Policing and Crime Prevention

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  • Edition: 1st
  • Format: Paperback
  • Copyright: 2001-10-22
  • Publisher: Pearson

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This examination of the police and their role in crime prevention provides readers with a unique view of how each interacts with the other, and an exploration of current and diverse issues.The book covers the criminal justice field, crime prevention at schools (from kindergarten through college campuses), specific crime prevention programs implemented by police, and a synopsis and evaluation of all the material it contains.For police personnel, community citizens, and use in crime prevention courses.

Author Biography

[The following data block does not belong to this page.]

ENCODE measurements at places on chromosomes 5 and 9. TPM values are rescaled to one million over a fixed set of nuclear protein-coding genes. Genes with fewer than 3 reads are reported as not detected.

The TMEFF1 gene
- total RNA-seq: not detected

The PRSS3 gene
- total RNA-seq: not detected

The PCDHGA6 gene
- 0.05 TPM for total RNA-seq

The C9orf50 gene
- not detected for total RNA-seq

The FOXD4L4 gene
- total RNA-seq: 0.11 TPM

Deborah Mitchell Robinson is an Associate Professor of Criminal Justice at Valdosta State University in Valdosta, Georgia. She earned a B.S. degree in Public Relations from the University of Florida and M.S. and Ph.D. degrees in Criminology from Florida State University. She teaches in a variety of areas, including criminal law and procedure, victimology, criminological theory, and statistics, and has developed a Crime Prevention Through Environmental Design (OPTED) course at Valdosta State. She is a 1?O.S.T. certified instructor for the State of Georgia and an adjunct instructor for the Georgia Police Academy. She has presented numerous professional papers in the area of crime prevention and has published in the areas of crime prevention, victimology, and sexual deviance in the Encyclopedia of Criminology and Deviant Behavior, the Journal of Security Administration, and a chapter in Issues in Victimology Research. She is currently working to assess the impact of community-oriented policing strategies of several police agencies on police officers and the communities they serve in South Georgia as well as OPTED strategies in public housing communities.